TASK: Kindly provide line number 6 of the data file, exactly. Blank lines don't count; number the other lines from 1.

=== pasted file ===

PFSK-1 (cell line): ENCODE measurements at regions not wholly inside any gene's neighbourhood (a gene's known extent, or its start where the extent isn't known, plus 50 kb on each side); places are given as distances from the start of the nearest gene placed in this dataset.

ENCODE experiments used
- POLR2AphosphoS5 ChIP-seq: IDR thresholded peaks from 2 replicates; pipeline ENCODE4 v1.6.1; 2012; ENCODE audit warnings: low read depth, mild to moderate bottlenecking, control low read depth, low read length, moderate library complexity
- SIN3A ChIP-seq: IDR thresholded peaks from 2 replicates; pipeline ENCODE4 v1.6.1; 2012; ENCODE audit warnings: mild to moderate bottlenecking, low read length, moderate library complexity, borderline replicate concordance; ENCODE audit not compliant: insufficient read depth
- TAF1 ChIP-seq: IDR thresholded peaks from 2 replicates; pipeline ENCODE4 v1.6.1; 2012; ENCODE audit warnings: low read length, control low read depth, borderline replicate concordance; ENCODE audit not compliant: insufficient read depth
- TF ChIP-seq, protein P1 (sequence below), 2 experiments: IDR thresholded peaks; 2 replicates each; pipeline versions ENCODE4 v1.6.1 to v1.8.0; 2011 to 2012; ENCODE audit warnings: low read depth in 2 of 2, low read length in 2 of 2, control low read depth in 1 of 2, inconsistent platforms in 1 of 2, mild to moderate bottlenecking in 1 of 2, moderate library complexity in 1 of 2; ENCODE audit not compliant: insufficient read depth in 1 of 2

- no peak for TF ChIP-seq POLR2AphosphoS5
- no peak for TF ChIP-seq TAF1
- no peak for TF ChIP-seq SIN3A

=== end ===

- TF ChIP-seq, protein P1 (sequence below), 2 experiments: IDR thresholded peaks; 2 replicates each; pipeline versions ENCODE4 v1.6.1 to v1.8.0; 2011 to 2012; ENCODE audit warnings: low read depth in 2 of 2, low read length in 2 of 2, control low read depth in 1 of 2, inconsistent platforms in 1 of 2, mild to moderate bottlenecking in 1 of 2, moderate library complexity in 1 of 2; ENCODE audit not compliant: insufficient read depth in 1 of 2